Fantastical Felt Creatures Reveal What’s Really Inside Their Alien-Like Anatomy

Felted creatures by Hiné Mizushima

Hiné Mizushi­ma (pre­vi­ous­ly) cre­ates a fan­tas­ti­cal world of out of felt. Using that, as well as oth­er mate­ri­als like bead­ing, she pro­duces por­traits of bee­tles, cephalopods, and clams. Each of her col­or­ful has an astound­ing lev­el of detail, and her felt crafts go beyond your typ­i­cal rep­re­sen­ta­tion of these crea­tures. Rather, through her series The Anato­my of, she shows us what’s inside.

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Embroidery, Illustrated products, Sculpture

Felted Peacock Sculptures Pay Homage to Their Brilliant Plumage

Jill Ffrench felt bird sculptures

Fiber artist Jill Ffrench crafts felt­ed bird sculp­tures that pay homage to their volup­tuous plumage. Using 100% pure felt, she stitch­es the hand-held crea­tures and adheres them with embroi­dery thread, wire, and wax. When com­plete, the soft fig­ures don orna­men­tal long, tails, which fea­ture a com­bi­na­tion of lay­ered felt and dec­o­ra­tive stitch­es to pro­duce a spec­tac­u­lar effect. (The detail shots are my favorite.)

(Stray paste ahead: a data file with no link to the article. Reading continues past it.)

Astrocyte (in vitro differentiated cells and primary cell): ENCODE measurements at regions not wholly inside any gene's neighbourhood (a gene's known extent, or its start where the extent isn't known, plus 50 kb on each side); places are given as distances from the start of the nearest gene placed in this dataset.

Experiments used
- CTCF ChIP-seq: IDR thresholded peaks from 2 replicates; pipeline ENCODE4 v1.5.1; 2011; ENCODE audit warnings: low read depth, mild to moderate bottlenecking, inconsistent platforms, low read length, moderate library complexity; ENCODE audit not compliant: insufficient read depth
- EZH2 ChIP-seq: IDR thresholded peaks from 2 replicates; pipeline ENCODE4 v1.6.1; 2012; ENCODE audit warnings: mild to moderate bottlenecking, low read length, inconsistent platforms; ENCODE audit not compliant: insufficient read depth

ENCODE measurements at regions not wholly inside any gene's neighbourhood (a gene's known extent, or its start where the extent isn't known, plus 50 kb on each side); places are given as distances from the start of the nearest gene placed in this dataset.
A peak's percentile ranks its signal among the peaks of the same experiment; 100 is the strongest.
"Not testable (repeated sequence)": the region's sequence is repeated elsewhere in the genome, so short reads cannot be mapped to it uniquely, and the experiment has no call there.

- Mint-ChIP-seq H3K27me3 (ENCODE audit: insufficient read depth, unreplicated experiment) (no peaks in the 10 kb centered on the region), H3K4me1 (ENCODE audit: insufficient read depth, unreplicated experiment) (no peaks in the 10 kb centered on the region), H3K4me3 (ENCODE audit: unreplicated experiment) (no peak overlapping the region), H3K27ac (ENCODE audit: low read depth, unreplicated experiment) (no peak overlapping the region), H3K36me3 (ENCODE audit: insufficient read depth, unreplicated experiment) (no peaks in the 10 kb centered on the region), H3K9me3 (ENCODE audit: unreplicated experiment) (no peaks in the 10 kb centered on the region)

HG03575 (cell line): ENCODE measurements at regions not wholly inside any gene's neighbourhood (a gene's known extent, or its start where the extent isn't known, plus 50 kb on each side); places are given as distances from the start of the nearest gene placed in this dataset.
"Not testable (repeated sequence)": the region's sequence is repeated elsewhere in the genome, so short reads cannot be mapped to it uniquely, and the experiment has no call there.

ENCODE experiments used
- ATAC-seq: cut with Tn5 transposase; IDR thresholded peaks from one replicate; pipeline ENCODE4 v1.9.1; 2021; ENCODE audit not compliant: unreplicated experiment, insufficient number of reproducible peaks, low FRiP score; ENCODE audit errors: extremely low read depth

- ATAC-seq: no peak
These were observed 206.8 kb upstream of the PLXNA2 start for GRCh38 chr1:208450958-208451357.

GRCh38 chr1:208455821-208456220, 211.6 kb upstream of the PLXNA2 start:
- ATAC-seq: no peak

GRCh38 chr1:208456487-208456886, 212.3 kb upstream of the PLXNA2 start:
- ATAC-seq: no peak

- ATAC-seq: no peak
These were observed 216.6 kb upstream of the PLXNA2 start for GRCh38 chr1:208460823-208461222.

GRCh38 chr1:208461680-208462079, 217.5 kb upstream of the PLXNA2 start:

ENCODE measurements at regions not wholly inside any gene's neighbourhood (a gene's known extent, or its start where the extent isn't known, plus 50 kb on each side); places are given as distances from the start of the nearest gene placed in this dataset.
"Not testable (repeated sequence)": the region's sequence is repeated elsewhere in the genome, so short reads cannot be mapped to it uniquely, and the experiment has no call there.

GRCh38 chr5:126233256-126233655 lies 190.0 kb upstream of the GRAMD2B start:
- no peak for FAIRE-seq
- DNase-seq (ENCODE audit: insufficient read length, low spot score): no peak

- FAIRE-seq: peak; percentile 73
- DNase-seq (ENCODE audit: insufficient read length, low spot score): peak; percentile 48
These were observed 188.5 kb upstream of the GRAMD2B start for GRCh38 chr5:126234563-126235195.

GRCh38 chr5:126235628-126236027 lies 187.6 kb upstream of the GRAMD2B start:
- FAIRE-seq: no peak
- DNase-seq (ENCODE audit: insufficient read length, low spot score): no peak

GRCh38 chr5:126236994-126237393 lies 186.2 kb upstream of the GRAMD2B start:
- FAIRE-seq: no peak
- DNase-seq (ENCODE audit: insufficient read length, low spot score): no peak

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Illustrated products, Sculpture

Adorably Tiny Totem Creatures That Fit on Your Fingertips

Ramalama creatures

If you feel com­fort­ed by tiny ani­mal com­pan­ions, then RamaLa­ma Crea­tures is going to make you real hap­py. Small enough to fit in the palm of your hand, the adorable poly­mer sculp­tures are hand paint­ed with a ton of intri­cate detail and fin­ished with a glossy var­nish.